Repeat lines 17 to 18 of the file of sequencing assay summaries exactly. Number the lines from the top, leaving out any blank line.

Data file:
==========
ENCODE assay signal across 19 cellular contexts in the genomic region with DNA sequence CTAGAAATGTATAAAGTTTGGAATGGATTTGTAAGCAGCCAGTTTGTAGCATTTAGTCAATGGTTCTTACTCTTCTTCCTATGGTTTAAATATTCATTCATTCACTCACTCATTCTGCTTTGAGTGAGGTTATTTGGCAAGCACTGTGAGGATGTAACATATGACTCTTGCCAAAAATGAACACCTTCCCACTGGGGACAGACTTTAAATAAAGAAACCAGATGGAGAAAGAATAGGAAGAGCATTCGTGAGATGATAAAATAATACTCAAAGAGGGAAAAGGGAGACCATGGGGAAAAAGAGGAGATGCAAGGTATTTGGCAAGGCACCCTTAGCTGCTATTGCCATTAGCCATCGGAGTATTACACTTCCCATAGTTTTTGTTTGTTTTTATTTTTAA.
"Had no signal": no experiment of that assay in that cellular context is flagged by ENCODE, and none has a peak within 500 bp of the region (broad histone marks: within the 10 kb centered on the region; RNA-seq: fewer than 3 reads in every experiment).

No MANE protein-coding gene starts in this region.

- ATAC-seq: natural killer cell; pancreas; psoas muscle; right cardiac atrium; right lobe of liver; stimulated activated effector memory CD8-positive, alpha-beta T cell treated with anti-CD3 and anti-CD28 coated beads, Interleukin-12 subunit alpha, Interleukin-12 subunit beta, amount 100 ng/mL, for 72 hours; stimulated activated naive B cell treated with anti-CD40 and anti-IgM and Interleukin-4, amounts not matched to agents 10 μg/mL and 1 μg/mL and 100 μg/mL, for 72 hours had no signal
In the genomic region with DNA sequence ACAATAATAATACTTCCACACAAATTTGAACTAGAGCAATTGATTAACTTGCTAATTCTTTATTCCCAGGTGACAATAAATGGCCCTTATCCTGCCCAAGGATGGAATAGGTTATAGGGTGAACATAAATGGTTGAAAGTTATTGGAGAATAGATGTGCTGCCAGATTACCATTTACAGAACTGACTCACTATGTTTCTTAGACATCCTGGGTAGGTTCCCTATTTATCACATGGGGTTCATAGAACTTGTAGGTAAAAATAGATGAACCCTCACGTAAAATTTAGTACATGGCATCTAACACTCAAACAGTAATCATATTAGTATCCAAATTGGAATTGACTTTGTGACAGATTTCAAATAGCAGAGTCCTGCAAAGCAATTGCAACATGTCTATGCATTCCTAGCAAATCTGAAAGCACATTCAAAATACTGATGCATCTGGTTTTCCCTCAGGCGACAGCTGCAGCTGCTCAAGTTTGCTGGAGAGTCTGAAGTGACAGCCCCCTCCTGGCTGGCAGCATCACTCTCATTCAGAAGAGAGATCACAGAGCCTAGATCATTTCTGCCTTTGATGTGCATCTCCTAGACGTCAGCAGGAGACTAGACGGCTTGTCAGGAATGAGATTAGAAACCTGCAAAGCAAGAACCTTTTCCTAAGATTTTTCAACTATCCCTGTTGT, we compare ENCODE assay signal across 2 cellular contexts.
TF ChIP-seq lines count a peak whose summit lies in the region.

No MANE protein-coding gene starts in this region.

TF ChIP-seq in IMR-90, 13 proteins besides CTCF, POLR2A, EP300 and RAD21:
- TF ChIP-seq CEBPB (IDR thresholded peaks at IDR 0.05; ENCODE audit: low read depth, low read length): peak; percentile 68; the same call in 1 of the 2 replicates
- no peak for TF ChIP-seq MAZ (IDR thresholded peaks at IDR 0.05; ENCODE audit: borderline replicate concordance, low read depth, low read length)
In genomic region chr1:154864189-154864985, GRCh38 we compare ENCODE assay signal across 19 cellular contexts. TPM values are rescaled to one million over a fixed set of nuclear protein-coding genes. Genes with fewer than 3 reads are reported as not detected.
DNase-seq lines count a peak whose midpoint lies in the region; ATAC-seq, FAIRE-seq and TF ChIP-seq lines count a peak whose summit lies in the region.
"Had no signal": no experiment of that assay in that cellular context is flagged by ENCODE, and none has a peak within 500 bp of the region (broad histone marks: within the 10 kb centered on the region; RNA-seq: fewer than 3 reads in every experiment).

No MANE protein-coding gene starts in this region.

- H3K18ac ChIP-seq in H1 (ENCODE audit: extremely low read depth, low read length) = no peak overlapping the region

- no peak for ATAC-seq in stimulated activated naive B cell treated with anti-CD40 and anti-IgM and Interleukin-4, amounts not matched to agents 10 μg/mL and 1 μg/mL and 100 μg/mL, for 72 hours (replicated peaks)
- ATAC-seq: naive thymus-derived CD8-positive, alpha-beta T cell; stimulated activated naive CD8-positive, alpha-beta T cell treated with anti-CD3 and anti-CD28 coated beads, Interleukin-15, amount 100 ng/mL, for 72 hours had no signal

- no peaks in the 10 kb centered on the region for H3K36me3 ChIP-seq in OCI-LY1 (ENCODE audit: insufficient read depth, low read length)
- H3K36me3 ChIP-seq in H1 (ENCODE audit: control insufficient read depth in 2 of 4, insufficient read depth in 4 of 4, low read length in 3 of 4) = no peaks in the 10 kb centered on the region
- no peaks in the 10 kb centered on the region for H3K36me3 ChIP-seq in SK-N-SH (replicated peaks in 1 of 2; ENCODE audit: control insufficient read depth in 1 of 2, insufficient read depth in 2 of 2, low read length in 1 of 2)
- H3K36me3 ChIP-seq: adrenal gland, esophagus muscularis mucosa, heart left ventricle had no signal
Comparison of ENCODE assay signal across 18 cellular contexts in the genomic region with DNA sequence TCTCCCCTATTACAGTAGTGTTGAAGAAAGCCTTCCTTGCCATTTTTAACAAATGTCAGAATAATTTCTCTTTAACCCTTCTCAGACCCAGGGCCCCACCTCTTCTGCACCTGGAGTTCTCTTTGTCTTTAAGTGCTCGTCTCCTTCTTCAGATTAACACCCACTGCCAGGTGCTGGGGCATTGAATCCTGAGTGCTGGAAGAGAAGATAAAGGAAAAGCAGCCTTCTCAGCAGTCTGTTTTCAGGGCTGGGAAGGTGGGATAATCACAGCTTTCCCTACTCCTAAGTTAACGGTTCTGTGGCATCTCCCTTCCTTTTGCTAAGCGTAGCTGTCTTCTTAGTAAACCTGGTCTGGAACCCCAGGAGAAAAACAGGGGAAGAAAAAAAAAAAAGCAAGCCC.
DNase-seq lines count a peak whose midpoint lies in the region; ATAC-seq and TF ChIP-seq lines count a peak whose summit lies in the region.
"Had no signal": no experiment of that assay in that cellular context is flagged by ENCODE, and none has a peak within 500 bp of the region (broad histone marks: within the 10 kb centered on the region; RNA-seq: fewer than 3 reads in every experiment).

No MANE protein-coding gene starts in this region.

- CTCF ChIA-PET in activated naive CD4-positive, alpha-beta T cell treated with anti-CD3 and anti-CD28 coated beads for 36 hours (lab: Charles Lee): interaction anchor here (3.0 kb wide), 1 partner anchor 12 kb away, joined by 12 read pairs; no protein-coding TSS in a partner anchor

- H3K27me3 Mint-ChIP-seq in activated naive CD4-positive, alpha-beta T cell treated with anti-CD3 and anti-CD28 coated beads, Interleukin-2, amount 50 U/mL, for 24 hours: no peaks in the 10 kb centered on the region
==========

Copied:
- ATAC-seq: naive thymus-derived CD8-positive, alpha-beta T cell; stimulated activated naive CD8-positive, alpha-beta T cell treated with anti-CD3 and anti-CD28 coated beads, Interleukin-15, amount 100 ng/mL, for 72 hours had no signal

- no peaks in the 10 kb centered on the region for H3K36me3 ChIP-seq in OCI-LY1 (ENCODE audit: insufficient read depth, low read length)